Disaster response training for logistic giants

Agility, TNT and UPS recently held a joint training programme for the Logistics Emergency Teams (LETs) in Singapore, to further strengthen their integrated response to large scale disasters. Over twenty logistics specialists representing the three logistics companies were trained for field deployment. The training included sessions covering the international relief system, safety and security in […]


Agility, TNT and UPS recently held a joint training programme for the Logistics Emergency Teams (LETs) in Singapore, to further strengthen their integrated response to large scale disasters.

Over twenty logistics specialists representing the three logistics companies were trained for field deployment. The training included sessions covering the international relief system, safety and security in the field and preparing for deployment, among others. LETs project leaders, who have experience in the field, also shared stories and lessons learned with the delegates.

“This LETs training programme in Singapore is a landmark event as three logistics experts (Agility, TNT and UPS) come together to better understand the complex issues faced by teams on the ground in relief operations,” said Matthew Hollingworth, World Food Program (WFP) Logistics Officer.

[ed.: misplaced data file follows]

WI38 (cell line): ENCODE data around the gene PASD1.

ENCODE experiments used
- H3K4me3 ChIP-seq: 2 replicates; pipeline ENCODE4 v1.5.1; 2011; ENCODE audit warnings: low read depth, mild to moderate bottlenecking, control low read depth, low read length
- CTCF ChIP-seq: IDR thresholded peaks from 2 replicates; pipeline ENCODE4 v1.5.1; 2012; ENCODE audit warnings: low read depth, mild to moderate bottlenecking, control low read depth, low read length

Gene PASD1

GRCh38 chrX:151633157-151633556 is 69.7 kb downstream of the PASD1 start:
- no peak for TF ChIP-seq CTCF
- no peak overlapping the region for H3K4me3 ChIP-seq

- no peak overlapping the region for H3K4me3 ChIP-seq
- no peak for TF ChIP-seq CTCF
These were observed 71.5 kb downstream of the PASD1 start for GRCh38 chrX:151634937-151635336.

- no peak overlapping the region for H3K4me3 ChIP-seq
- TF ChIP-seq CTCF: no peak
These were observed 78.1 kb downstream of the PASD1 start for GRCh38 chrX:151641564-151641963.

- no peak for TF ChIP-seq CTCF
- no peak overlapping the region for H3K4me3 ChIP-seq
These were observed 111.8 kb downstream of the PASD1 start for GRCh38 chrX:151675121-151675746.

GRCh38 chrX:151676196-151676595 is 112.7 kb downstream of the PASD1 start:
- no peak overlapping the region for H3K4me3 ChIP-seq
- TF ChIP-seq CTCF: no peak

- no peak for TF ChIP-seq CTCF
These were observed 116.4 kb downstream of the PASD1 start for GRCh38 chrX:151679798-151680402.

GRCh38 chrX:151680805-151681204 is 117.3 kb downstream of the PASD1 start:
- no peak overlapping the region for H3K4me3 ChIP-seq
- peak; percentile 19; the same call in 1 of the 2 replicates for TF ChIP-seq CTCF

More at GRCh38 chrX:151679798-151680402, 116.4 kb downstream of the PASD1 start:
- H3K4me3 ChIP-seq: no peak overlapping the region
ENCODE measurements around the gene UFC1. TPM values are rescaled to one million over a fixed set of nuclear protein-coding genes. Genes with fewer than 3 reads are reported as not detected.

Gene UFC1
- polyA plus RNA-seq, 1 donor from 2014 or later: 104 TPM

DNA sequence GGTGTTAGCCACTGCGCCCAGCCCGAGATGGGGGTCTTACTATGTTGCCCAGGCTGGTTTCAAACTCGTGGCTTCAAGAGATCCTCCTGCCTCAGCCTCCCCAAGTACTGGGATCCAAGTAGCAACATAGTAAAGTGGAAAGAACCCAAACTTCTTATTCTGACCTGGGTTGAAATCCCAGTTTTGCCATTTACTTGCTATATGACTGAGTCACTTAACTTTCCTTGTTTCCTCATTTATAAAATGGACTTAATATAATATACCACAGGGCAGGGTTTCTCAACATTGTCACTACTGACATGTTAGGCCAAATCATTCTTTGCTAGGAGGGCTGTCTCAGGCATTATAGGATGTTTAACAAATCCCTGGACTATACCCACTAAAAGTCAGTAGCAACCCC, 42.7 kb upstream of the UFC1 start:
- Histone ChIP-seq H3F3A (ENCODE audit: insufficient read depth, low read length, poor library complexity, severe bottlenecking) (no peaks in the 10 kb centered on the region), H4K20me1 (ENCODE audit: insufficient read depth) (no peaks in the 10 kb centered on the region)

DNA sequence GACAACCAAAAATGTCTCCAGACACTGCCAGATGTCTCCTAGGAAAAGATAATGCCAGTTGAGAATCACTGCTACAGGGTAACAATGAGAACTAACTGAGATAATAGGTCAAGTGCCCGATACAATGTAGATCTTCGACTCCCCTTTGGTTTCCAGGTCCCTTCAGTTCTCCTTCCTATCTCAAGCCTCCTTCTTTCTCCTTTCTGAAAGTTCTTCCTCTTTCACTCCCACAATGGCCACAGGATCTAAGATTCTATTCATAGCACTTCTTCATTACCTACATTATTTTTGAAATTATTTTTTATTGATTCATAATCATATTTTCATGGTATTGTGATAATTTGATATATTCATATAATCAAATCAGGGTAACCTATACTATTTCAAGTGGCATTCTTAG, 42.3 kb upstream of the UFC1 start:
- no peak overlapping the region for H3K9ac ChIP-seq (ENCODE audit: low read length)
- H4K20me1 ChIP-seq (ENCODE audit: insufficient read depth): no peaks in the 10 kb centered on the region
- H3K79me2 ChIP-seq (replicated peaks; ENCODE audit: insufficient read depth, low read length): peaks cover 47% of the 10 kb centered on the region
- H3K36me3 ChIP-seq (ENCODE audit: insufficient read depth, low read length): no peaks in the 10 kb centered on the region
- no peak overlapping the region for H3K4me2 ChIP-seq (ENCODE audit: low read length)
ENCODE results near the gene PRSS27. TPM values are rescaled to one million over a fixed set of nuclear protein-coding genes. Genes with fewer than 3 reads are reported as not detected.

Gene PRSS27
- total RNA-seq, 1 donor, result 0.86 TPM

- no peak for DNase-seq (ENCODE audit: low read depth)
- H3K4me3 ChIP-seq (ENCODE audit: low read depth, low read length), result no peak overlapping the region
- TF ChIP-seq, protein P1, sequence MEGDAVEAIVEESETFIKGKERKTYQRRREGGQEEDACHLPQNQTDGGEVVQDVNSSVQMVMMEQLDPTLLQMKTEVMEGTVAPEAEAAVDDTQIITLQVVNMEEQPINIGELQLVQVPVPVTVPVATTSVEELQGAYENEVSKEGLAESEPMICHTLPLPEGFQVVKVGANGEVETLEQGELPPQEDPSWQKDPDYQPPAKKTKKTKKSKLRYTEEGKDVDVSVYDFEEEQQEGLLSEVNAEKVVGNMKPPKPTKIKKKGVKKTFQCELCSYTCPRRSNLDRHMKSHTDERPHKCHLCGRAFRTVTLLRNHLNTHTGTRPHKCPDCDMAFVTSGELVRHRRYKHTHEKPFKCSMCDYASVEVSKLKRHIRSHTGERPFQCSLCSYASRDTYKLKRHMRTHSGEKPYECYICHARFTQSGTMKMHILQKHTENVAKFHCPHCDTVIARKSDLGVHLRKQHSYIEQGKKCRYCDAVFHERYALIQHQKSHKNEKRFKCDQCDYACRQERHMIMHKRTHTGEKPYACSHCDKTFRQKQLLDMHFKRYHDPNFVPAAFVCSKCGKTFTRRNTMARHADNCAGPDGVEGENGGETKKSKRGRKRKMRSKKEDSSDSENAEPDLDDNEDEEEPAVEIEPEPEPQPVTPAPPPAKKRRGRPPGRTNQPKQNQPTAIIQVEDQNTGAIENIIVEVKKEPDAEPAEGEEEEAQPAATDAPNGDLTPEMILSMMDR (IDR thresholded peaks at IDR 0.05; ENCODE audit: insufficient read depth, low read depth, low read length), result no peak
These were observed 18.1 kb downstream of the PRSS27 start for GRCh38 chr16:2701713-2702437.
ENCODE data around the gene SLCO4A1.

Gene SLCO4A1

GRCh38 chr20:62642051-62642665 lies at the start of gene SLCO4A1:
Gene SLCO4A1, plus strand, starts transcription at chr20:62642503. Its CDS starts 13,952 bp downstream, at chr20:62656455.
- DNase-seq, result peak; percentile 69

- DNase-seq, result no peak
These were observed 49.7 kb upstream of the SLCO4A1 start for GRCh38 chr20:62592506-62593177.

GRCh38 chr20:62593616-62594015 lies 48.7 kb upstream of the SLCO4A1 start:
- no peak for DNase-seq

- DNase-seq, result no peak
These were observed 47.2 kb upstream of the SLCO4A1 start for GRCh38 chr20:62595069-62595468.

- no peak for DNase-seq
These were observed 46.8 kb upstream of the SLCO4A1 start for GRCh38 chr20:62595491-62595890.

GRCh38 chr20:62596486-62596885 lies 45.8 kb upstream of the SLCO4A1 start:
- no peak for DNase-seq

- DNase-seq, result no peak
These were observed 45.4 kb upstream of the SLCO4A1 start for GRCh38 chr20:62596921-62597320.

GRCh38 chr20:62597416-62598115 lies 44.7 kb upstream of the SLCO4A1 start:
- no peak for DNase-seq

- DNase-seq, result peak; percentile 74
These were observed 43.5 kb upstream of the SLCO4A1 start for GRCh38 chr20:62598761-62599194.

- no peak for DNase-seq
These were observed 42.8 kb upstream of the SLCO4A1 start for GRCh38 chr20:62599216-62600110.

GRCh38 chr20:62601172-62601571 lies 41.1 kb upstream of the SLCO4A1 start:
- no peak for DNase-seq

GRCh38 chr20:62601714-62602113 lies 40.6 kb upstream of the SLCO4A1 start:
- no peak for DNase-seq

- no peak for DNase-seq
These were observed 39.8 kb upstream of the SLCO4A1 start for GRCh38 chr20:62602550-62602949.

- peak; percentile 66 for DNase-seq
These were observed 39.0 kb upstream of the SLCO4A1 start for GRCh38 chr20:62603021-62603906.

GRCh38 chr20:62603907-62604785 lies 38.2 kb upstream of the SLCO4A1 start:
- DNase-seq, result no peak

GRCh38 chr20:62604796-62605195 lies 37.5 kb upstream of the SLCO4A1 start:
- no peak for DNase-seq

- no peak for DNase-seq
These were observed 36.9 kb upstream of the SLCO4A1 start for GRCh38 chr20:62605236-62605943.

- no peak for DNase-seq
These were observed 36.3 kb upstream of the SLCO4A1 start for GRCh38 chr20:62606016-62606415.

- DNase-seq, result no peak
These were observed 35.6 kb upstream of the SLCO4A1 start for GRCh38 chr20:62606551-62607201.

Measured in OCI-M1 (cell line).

“These sessions will help prepare the team to deal with most eventualities that arise in such challenging circumstances. With the increasing number and scale of natural disasters, having such logistics expertise prepared and ready to deploy at the request of the humanitarian community is critical to helping us save lives,” he added.

The LETs initiative was launched in January 2008 under the auspices of the World Food Program (WFP) at the World Economic Forum meeting in Davos. The LET’s partnership was first demonstrated on the ground in August 2007 in Indonesia during an operational exercise organised and hosted by WFP. In May 2008, the LETs supported humanitarian relief efforts on the ground in Myanmar and Bangkok following the aftermath of Cyclone Nargis.